If Google Ads Runs Itself Now, What do We do?

Google Ads have been getting more sophisticated and closer to full automation over the recent years, all the while causing panic for those who make their living in SEO and PPC. This is a well-known never-ending crisis, as evidenced by blogs and articles from the early 2010s. Recent developments by Google have done very little to quell these fears, as updates introduce features like automated ad suggestions and automated extensions, which write, design, and post ads with little to no help from the human in charge. This leaves the question: what is our role?


Just Because its Automated Doesn’t Mean it Has to Be

 While Google Ads have the capacity to be fully automated, they probably shouldn’t be, for the good of your campaigns and your wallet. Many of the default options for Google Ads serve Google more than you. You know your target market, and it’s more narrow than Google’s Display Network. Until further notice, you and Google have conflicting goals: Google wants your ad to be seen by as many people as possible, and you want your ad to be seen by people who are likely to click-through. SEO experts will always have a place as long as there are options to customize ad reach and visibility. 


Content Works Best When Written By Humans For Humans

We’ve all read scripts written by ai, and we all know that people still have the upper hand when it comes to writing for human readers, for now at least. Humans, and SEO experts, in particular, are particularly skilled in writing content that optimized for the guidelines of Google rankings as well as holding the interest of a human reader. We have that touch of emotion and a unique voice that has yet to be properly replicated.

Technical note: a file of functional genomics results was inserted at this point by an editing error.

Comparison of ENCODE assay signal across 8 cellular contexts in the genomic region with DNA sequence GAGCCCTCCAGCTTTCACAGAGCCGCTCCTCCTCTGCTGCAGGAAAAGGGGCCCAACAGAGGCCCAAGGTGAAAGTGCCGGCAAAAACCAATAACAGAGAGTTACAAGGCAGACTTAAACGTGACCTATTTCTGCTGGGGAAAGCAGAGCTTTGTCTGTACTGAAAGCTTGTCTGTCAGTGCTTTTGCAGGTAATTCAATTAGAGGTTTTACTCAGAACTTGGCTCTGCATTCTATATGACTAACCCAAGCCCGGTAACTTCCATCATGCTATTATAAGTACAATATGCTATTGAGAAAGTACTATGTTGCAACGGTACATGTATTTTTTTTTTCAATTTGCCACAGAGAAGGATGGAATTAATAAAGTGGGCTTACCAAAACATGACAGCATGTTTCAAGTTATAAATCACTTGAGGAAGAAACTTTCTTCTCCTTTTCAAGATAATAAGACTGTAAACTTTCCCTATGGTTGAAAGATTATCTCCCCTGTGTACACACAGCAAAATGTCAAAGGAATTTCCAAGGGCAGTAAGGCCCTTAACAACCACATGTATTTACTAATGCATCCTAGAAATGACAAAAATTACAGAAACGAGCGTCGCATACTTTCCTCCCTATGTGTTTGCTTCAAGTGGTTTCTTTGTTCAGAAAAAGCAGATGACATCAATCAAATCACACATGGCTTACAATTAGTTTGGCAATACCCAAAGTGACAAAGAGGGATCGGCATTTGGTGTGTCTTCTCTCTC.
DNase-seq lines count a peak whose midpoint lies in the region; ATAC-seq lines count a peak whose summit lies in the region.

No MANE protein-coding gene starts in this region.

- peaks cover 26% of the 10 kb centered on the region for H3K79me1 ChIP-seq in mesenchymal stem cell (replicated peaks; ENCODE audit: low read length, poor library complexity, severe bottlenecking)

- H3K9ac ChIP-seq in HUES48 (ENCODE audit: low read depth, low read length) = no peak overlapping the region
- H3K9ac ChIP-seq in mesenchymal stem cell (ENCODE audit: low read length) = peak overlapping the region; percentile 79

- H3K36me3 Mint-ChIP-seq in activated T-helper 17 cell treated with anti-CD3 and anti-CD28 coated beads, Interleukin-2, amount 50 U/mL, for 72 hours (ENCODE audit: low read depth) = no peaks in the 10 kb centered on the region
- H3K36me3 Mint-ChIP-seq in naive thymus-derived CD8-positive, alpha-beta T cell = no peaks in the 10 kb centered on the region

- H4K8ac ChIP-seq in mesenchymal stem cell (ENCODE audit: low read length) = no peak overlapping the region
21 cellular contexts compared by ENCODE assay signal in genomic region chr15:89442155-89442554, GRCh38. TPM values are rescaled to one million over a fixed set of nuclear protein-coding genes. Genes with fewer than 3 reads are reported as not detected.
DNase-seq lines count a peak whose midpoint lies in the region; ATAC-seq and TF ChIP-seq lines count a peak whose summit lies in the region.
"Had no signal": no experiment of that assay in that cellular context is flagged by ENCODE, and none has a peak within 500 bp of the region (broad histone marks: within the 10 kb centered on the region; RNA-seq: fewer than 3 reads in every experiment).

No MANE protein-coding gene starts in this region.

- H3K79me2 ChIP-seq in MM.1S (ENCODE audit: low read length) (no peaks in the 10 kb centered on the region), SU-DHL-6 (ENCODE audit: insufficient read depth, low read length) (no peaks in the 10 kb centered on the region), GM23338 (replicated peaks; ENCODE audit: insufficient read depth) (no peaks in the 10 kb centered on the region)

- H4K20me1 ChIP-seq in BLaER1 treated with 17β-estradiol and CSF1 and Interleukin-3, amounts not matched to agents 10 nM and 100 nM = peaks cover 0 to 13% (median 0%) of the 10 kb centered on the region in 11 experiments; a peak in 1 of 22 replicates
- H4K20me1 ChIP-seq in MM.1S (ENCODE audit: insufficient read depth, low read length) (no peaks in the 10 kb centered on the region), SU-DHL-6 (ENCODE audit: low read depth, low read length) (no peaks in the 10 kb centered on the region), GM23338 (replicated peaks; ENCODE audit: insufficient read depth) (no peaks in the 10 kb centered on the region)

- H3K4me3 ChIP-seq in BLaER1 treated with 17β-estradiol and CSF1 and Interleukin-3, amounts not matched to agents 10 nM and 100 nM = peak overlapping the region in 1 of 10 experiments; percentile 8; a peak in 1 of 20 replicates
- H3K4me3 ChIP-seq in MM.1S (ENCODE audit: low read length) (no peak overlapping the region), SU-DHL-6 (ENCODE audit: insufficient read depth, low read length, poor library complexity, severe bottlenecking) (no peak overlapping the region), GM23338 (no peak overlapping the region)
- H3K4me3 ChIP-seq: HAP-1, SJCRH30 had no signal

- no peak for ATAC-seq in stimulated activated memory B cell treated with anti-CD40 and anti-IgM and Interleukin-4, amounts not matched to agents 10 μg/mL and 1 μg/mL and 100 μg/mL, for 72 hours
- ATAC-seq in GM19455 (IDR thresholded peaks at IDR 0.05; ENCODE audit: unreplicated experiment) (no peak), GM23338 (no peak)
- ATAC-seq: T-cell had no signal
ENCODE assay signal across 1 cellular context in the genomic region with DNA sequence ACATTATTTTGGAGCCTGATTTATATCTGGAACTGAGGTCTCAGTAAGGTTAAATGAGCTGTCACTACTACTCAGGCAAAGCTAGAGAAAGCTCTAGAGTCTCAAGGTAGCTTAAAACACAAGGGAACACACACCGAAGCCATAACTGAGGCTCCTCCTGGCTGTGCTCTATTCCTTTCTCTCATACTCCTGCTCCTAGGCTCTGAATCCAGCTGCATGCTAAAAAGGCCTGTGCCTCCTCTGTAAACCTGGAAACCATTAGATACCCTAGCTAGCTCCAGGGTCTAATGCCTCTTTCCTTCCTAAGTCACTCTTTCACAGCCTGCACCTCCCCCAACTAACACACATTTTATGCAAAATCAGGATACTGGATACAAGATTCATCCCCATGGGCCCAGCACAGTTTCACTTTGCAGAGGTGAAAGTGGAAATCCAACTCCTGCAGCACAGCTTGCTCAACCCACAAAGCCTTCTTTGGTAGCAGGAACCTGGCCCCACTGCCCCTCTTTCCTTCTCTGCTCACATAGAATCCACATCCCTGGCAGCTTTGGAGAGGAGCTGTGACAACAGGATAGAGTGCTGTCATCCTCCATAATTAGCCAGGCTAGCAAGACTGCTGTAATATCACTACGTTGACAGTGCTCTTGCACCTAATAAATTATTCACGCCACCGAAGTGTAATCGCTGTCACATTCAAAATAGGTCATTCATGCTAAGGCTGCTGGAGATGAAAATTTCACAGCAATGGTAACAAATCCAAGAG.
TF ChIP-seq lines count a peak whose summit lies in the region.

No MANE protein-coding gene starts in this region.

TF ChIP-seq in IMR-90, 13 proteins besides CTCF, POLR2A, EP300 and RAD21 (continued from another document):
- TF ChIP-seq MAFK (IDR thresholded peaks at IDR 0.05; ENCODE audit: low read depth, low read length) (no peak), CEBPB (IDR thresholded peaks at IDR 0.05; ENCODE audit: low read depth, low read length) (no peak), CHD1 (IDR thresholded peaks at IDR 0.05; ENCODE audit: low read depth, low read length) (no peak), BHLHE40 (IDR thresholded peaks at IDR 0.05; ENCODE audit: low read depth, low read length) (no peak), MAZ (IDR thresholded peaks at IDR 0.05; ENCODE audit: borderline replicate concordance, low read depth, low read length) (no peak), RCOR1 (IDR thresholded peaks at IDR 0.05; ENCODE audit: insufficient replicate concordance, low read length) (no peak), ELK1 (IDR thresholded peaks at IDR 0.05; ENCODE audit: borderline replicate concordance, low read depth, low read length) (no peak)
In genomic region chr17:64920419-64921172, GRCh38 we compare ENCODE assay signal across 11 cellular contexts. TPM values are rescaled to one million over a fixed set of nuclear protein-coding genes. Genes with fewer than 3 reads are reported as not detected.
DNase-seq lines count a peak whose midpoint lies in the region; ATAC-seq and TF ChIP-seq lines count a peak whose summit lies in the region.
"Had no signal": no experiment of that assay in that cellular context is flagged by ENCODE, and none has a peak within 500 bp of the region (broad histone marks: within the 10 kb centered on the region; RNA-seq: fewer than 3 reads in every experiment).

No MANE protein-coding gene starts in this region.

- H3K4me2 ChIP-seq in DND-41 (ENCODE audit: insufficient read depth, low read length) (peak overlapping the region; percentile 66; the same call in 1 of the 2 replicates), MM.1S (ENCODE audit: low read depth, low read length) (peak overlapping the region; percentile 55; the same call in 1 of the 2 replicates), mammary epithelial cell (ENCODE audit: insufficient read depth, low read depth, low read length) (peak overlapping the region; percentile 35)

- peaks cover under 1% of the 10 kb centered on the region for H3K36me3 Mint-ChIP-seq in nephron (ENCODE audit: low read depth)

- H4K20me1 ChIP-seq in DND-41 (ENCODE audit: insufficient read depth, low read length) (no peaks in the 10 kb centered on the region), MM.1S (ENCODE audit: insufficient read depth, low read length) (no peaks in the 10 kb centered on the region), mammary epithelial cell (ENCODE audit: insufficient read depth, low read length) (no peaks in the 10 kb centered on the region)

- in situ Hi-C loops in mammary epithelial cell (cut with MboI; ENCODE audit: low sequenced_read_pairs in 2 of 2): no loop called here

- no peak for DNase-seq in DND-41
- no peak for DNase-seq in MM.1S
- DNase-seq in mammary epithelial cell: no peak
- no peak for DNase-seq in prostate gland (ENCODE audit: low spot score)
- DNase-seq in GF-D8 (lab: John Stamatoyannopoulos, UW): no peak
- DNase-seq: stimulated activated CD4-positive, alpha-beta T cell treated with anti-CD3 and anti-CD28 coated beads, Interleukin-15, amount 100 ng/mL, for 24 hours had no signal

Humans Can Connect Broader Concepts

Direct traffic has little data connected to it, making it difficult to use in analytics. Luckily, SEO experts are able to make sense of where traffic can come from, even if they don’t have an accessible browser history. They can see that the person went to the website from a mobile device shortly after their ad was played on TV. People have a better ability to think outside the box, which is why advertisements look different than they did in the 1970s. Times and trends change when people try new things, a concept that doesn’t work as well for computer programs.


In Conclusion, Your Industry Is (Probably) Safe

While automation has a tendency to remove people from certain steps of the digital marketing equation, it has yet to make them obsolete, and since this worry has been pretty consistent for almost a decade now without the disappearance of the industry, you will probably be fine. Just remember to hold onto the skills the robots can’t replicate.